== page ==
Funding Cut Over Chimpanzees Used as Lab Subjects for Invasive Medical Research

22nd December 2011

By Anthony Gucciardi

Contributing Writer for Wake Up World

Animal testing is a controversial subject not only in the United States, but around the globe. Chimpanzees, among other animals, are used to test big pharma’s latest ‘miracle’ drug as well as experimental skincare products and vaccinations. Recently, the National Institutes of Health and the National Academies’ Institute of Medicine took a stand against biomedical research on chimpanzees.

In a landmark report, the National Academies’ Institute of Medicine determined chimpanzee testing to be “largely unnecessary” – a statement that challenges the testing process that costs taxpayers $30 million a year to maintain.

As a result, the United States has cut funding for the testing through the National Institutes of Health. In addition to the funding cut, the NIH has called a halt on new projects in a move that could usher in   the end of a practice once common in the pharmaceuticals industry.

Funded by $30 million in taxpayer money

“Nearly 1,000 chimpanzees remain in six U.S. laboratories, with about 500 of them owned by the federal government,” the Humane Society notes. “The cost to federal taxpayers is $30 million a year to maintain these animals and use them in research, and the United States is the only industrialized nation to continue this practice.”

Over 1000 chimps are in captivity in American laboratories, with the biggest ape facility in Louisiana. Britain, on the other hand, banned medical tests on all large apes in 1998. Amazingly, large pharmaceutical corporations like GlaxoSmith-Kline and AstraZeneca managed to get around this attempt at preserving animal safety by using small animals instead like monkeys. More than 2500 monkeys are used in British laboratories every year.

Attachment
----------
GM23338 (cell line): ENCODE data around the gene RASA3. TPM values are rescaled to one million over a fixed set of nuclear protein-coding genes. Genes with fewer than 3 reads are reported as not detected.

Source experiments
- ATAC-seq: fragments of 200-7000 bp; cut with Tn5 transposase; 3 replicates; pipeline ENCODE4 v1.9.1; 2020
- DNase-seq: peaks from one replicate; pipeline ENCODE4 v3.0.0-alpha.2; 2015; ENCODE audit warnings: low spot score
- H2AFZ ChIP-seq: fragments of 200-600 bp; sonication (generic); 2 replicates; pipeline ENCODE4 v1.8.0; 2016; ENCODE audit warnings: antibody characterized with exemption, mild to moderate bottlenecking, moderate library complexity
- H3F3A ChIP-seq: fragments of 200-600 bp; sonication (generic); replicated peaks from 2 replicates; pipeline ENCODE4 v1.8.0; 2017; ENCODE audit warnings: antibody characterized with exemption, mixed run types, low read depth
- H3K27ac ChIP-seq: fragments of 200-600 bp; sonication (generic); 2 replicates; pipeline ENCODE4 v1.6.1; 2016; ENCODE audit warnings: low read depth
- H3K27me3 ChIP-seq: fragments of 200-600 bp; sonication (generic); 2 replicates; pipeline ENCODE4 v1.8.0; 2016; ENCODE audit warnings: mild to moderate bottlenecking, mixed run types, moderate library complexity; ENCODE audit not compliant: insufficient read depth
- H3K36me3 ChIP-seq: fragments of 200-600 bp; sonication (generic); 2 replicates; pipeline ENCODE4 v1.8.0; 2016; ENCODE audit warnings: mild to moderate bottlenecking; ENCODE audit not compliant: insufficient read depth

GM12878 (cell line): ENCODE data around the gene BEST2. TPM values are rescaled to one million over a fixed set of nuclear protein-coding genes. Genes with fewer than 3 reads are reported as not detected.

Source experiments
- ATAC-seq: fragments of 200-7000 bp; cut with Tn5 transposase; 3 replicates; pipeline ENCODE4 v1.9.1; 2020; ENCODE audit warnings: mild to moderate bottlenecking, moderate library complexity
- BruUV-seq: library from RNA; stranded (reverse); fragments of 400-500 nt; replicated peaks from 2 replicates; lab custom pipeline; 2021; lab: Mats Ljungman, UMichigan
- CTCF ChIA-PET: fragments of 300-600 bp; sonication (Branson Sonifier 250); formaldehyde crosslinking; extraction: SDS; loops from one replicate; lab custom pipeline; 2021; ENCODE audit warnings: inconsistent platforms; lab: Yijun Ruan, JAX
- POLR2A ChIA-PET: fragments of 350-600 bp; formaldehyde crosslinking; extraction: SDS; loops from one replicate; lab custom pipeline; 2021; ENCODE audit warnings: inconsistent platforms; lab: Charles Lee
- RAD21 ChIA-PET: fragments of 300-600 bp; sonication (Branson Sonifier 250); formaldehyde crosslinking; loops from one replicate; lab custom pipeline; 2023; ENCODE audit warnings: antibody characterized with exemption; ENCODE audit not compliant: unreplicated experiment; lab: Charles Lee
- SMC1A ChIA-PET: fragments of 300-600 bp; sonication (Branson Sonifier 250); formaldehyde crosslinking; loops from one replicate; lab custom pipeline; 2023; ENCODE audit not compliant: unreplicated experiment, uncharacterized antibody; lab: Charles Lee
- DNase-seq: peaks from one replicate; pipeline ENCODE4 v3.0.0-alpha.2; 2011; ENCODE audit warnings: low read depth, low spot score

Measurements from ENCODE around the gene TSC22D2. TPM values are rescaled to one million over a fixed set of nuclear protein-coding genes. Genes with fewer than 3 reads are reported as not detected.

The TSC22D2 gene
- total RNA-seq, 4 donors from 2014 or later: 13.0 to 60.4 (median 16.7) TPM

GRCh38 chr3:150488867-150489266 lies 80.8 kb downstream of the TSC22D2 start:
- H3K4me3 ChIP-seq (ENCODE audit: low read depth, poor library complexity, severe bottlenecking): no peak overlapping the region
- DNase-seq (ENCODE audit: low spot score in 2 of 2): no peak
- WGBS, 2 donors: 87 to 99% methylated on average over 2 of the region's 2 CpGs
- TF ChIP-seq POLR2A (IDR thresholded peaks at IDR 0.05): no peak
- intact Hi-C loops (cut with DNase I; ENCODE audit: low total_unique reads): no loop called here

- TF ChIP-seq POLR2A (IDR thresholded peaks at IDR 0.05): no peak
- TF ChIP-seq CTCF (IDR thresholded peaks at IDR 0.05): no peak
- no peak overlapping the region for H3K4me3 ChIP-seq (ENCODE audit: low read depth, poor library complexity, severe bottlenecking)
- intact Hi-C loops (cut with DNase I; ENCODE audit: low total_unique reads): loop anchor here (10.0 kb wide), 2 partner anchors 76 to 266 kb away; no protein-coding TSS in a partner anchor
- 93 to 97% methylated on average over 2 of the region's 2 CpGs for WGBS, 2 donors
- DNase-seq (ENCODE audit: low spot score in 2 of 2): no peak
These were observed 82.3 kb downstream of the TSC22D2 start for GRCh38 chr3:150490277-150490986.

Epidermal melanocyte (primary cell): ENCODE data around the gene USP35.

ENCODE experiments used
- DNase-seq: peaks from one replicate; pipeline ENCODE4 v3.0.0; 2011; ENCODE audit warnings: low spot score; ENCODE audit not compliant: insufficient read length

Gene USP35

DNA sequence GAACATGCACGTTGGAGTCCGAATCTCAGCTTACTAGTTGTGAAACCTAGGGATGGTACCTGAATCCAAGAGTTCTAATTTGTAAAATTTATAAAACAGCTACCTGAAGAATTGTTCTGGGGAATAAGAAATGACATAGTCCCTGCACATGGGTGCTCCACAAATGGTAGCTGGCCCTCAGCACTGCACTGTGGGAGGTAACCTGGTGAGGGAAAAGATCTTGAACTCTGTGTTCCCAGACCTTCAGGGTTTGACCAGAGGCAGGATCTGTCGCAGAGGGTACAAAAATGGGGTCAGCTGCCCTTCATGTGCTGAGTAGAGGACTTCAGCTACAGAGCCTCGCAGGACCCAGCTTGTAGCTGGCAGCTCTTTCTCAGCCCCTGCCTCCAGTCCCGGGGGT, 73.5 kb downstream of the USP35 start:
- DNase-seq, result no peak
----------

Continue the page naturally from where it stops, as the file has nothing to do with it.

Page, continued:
As officials speak out against chimpanzee testing and halt funding for these tests, organizations around the nation – and even around the world – will begin to follow suit. Many of the pharmaceutical drugs that are tested on these apes are toxic cocktails that cause life-hindering side effects and even death. Even after the initial testing phases involving animals, these pharmaceuticals exhibit horrendous side effects, killing more consumers than traffic fatalities.

It may be time to ask if big pharma should even be testing their latest chemical concoction on any living creature, let alone labeling it safe for human consumption.

About the author:

Anthony Gucciardi is an accomplished investigative journalist with a passion for natural health. Anthony’s articles have been featured on top alternative news websites such as Infowars, NaturalNews, Rense, and many others. Anthony is the co-founder of Natural Society, a website dedicated to sharing life-saving natural health techniques. Stay in touch with Natural Society via the following sites  FacebookTwitterWeb

 


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  • http://Website Nicole Ryder

    I was relieved to read this article but I must ask the question, now that these animals will be retired from their lives in small cages getting poked and prodded, where will they go? Who is responsible for making sure the rest of their lives are spent in the peace they deserve? They obviously can’t be returned to a natural life in a rainforest so what is next?

    • http://Website Dani Baker

      What a thoughtful question. Where will they go? I think of the ridiculous practice, of at a wedding and other evants, that use white doves. They release them, every one ah’s ho’ when they are set free. What is not mentioned, is they were raised in captivity, and once released, can not survive.

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